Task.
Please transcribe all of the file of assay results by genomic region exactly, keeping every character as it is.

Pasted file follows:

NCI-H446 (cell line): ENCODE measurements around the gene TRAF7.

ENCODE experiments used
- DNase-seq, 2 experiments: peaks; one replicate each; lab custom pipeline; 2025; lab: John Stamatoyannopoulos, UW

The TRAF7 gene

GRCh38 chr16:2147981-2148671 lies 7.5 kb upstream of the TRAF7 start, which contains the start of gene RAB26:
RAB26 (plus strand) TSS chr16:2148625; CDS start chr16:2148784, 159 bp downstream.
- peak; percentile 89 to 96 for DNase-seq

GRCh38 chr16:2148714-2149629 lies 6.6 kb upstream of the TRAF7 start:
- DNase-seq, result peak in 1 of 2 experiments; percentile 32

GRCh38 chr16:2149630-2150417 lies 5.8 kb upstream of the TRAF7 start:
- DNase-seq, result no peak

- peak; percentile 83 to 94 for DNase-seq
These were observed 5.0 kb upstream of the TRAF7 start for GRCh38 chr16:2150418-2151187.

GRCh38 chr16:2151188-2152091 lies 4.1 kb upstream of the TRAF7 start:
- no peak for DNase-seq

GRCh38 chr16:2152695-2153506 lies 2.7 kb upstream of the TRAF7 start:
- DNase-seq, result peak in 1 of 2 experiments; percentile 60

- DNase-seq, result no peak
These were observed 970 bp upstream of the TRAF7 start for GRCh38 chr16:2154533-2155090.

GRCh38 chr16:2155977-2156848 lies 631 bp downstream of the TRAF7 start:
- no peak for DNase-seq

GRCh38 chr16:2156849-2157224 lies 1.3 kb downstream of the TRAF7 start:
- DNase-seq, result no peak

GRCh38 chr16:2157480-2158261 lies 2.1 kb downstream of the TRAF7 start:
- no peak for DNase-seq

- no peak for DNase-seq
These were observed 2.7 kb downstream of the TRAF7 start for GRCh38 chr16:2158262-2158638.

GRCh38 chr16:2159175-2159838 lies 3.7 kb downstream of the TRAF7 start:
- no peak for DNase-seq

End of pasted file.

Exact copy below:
NCI-H446 (cell line): ENCODE measurements around the gene TRAF7.

ENCODE experiments used
- DNase-seq, 2 experiments: peaks; one replicate each; lab custom pipeline; 2025; lab: John Stamatoyannopoulos, UW

The TRAF7 gene

GRCh38 chr16:2147981-2148671 lies 7.5 kb upstream of the TRAF7 start, which contains the start of gene RAB26:
RAB26 (plus strand) TSS chr16:2148625; CDS start chr16:2148784, 159 bp downstream.
- peak; percentile 89 to 96 for DNase-seq

GRCh38 chr16:2148714-2149629 lies 6.6 kb upstream of the TRAF7 start:
- DNase-seq, result peak in 1 of 2 experiments; percentile 32

GRCh38 chr16:2149630-2150417 lies 5.8 kb upstream of the TRAF7 start:
- DNase-seq, result no peak

- peak; percentile 83 to 94 for DNase-seq
These were observed 5.0 kb upstream of the TRAF7 start for GRCh38 chr16:2150418-2151187.

GRCh38 chr16:2151188-2152091 lies 4.1 kb upstream of the TRAF7 start:
- no peak for DNase-seq

GRCh38 chr16:2152695-2153506 lies 2.7 kb upstream of the TRAF7 start:
- DNase-seq, result peak in 1 of 2 experiments; percentile 60

- DNase-seq, result no peak
These were observed 970 bp upstream of the TRAF7 start for GRCh38 chr16:2154533-2155090.

GRCh38 chr16:2155977-2156848 lies 631 bp downstream of the TRAF7 start:
- no peak for DNase-seq

GRCh38 chr16:2156849-2157224 lies 1.3 kb downstream of the TRAF7 start:
- DNase-seq, result no peak

GRCh38 chr16:2157480-2158261 lies 2.1 kb downstream of the TRAF7 start:
- no peak for DNase-seq

- no peak for DNase-seq
These were observed 2.7 kb downstream of the TRAF7 start for GRCh38 chr16:2158262-2158638.

GRCh38 chr16:2159175-2159838 lies 3.7 kb downstream of the TRAF7 start:
- no peak for DNase-seq